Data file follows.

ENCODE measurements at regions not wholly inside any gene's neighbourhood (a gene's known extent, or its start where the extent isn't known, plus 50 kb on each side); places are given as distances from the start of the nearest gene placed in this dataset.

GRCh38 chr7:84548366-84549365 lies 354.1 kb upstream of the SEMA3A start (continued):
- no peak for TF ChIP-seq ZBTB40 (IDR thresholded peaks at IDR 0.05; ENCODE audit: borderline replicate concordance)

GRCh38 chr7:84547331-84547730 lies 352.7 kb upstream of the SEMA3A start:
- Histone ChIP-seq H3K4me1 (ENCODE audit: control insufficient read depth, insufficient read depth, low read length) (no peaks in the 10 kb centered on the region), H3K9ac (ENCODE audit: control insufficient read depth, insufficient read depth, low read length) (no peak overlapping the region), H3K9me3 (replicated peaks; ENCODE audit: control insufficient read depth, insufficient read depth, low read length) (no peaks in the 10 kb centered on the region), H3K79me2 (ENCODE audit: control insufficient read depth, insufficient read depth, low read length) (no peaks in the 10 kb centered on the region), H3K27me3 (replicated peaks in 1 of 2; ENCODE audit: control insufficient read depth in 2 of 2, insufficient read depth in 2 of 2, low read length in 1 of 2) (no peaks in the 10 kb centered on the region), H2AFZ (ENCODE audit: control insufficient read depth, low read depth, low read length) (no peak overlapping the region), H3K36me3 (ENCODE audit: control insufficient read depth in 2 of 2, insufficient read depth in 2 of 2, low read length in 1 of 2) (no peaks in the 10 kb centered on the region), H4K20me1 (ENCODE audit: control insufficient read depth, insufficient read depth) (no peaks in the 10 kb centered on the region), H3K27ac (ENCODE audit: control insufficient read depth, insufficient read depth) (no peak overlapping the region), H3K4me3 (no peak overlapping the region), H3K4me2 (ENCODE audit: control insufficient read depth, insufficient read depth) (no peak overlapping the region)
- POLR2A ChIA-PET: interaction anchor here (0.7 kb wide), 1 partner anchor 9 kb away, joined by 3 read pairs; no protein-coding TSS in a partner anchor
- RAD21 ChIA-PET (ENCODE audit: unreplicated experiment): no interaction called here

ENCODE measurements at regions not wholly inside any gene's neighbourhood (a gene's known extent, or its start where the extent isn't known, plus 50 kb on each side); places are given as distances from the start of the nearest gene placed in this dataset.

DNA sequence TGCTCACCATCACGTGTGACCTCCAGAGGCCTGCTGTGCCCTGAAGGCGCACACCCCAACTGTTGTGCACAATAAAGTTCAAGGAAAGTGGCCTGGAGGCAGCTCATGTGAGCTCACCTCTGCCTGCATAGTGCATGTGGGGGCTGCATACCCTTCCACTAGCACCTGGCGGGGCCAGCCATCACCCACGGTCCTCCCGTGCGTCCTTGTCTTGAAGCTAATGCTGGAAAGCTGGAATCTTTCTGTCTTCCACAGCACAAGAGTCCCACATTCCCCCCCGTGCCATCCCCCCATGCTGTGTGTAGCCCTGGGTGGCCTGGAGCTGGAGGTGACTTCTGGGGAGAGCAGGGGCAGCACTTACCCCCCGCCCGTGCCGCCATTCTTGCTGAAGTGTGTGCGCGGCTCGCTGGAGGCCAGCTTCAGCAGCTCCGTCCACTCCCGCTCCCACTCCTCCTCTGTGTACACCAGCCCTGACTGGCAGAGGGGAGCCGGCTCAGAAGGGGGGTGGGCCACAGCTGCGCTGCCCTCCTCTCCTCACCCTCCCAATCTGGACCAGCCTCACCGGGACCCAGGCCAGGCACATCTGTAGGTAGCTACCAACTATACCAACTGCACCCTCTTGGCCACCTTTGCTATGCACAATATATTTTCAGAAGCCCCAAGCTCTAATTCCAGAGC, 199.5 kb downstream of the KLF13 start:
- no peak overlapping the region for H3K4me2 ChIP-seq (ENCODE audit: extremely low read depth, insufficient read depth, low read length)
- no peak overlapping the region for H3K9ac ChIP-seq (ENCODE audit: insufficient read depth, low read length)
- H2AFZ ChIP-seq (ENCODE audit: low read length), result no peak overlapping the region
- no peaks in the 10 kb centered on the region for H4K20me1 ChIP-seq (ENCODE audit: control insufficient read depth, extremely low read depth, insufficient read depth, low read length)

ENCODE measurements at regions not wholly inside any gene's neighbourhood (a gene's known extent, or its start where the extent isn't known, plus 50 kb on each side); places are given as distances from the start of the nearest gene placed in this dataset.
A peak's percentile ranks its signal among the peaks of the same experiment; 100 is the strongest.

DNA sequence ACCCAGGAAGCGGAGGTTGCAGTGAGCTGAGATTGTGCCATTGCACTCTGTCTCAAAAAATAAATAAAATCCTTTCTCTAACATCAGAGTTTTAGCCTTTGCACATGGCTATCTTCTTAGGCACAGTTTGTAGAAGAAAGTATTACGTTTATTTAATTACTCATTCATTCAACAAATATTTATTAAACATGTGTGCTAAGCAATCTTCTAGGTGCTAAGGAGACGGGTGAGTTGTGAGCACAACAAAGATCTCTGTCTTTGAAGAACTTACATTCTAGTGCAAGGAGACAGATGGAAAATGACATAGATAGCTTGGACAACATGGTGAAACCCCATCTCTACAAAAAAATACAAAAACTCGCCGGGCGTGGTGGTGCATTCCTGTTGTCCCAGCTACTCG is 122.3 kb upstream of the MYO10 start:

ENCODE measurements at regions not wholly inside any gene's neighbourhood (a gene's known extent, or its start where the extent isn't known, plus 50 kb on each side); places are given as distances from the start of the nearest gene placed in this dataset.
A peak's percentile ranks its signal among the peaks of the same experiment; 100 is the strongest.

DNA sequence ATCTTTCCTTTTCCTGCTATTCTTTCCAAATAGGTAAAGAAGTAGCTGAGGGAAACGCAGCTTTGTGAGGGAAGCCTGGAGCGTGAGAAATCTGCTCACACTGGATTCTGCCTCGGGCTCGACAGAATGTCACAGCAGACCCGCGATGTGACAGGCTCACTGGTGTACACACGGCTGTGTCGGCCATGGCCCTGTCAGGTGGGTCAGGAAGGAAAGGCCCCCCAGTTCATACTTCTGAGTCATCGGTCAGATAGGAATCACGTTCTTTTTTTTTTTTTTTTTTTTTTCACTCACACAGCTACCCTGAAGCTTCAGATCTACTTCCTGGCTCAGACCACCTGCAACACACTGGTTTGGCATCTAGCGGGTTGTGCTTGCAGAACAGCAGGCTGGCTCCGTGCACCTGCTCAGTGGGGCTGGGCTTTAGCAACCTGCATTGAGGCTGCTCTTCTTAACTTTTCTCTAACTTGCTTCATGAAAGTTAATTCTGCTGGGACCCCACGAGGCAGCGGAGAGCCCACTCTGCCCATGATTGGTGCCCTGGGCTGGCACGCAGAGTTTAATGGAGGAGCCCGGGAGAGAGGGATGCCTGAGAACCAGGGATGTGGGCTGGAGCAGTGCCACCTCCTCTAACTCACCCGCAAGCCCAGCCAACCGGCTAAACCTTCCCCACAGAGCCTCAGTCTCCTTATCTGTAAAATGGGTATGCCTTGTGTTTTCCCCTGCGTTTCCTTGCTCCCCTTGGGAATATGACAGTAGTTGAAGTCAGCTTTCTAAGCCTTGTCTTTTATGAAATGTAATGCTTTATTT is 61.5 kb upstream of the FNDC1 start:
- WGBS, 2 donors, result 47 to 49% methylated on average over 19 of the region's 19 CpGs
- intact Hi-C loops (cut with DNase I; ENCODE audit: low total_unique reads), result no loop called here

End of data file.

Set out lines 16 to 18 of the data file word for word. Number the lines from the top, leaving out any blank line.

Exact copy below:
DNA sequence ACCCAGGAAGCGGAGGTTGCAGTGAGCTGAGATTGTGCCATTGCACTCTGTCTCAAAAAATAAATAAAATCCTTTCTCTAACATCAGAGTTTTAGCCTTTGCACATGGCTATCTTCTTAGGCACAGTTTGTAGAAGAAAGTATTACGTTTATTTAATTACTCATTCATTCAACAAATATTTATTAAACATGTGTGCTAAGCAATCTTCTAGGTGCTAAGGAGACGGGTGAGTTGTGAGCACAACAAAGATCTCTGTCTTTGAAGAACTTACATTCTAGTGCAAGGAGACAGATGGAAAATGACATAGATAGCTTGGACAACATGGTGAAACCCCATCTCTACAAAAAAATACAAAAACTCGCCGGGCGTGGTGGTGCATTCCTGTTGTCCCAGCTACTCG is 122.3 kb upstream of the MYO10 start:

ENCODE measurements at regions not wholly inside any gene's neighbourhood (a gene's known extent, or its start where the extent isn't known, plus 50 kb on each side); places are given as distances from the start of the nearest gene placed in this dataset.
A peak's percentile ranks its signal among the peaks of the same experiment; 100 is the strongest.